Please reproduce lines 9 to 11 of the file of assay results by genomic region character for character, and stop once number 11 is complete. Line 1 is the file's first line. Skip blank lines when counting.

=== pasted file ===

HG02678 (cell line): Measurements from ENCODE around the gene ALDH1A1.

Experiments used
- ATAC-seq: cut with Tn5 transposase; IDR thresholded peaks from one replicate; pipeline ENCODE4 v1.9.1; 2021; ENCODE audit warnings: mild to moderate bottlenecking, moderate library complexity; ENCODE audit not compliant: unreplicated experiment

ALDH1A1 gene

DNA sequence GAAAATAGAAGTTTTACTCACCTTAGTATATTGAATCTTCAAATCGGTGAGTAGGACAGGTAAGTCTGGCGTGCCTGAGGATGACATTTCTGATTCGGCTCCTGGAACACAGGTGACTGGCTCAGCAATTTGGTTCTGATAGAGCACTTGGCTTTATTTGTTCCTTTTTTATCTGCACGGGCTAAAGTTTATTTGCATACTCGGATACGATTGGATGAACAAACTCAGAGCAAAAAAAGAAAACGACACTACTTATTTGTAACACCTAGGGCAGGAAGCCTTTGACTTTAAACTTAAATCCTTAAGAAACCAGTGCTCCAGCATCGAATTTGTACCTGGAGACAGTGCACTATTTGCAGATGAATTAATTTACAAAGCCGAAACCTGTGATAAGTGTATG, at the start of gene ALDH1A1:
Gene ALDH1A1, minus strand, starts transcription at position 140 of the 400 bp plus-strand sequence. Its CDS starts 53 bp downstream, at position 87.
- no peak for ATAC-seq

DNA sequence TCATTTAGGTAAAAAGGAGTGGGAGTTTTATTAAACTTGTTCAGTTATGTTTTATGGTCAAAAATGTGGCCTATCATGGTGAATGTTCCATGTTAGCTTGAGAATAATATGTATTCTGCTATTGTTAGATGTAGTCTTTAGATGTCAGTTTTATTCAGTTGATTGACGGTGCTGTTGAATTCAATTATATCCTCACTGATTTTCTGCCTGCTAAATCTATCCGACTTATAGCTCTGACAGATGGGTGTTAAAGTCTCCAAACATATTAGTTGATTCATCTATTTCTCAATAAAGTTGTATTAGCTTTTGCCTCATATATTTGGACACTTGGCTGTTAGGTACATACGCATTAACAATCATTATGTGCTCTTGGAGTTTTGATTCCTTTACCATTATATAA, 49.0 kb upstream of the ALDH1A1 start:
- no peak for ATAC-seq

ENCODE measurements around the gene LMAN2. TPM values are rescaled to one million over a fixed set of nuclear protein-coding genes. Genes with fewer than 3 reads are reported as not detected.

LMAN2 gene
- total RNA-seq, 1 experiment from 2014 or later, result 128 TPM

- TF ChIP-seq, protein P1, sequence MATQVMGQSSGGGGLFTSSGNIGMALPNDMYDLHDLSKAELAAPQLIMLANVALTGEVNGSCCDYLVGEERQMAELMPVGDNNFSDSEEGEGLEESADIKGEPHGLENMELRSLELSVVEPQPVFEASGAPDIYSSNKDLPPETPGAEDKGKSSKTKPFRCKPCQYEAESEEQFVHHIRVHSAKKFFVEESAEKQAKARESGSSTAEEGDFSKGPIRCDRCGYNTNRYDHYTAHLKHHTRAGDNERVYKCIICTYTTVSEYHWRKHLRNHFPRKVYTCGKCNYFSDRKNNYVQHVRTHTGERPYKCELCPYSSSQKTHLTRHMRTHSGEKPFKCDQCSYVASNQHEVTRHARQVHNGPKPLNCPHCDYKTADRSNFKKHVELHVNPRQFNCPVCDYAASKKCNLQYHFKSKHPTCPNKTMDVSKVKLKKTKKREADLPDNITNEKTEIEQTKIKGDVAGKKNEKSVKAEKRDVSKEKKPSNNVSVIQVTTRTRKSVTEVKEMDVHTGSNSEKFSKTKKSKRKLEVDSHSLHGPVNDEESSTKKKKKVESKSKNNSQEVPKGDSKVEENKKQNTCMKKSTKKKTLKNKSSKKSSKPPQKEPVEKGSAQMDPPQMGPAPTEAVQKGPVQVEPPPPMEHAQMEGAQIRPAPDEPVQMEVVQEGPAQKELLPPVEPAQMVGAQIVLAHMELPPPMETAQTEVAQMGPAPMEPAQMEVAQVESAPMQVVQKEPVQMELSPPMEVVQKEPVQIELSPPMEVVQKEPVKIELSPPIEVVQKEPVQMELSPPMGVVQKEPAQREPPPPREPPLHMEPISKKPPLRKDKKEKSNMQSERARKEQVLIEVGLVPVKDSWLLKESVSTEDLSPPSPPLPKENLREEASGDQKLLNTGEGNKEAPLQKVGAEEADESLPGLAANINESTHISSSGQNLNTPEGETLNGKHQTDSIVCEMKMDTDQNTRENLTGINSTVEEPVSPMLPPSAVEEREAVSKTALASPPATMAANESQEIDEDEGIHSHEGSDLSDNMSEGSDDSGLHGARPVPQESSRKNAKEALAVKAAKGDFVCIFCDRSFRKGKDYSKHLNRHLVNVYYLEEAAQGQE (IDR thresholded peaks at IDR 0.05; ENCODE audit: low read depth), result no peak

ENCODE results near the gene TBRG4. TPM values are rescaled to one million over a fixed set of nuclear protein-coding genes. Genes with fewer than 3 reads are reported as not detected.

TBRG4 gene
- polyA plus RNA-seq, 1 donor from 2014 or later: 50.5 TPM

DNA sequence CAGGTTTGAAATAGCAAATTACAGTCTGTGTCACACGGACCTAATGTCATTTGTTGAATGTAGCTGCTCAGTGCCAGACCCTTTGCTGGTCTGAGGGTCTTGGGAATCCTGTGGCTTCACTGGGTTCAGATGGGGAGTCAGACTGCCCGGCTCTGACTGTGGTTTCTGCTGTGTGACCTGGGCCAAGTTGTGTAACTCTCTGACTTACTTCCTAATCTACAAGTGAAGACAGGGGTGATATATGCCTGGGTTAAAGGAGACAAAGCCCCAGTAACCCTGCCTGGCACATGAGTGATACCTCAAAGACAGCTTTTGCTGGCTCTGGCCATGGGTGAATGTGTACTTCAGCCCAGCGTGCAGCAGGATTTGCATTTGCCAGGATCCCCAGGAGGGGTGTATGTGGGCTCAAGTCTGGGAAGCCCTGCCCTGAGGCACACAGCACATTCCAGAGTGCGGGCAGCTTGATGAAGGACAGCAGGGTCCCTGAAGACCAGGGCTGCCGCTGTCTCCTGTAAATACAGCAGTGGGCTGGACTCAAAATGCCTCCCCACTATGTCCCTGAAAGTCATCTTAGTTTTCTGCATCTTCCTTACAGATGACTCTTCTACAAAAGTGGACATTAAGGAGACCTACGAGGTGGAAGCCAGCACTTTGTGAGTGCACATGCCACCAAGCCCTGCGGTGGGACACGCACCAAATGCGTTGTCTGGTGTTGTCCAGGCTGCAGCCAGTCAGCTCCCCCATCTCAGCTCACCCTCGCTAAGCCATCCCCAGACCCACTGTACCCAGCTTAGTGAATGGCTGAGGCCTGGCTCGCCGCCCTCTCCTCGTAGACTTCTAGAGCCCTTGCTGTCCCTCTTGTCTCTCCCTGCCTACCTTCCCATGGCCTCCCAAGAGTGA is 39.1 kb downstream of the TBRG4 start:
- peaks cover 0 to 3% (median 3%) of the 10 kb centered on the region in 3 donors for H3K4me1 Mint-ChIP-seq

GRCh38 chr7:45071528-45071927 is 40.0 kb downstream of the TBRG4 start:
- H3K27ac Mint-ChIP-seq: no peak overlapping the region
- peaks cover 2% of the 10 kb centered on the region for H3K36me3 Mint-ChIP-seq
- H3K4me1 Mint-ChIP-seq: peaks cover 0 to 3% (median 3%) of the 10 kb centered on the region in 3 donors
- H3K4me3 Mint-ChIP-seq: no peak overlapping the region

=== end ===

- no peak for ATAC-seq

ENCODE measurements around the gene LMAN2. TPM values are rescaled to one million over a fixed set of nuclear protein-coding genes. Genes with fewer than 3 reads are reported as not detected.

LMAN2 gene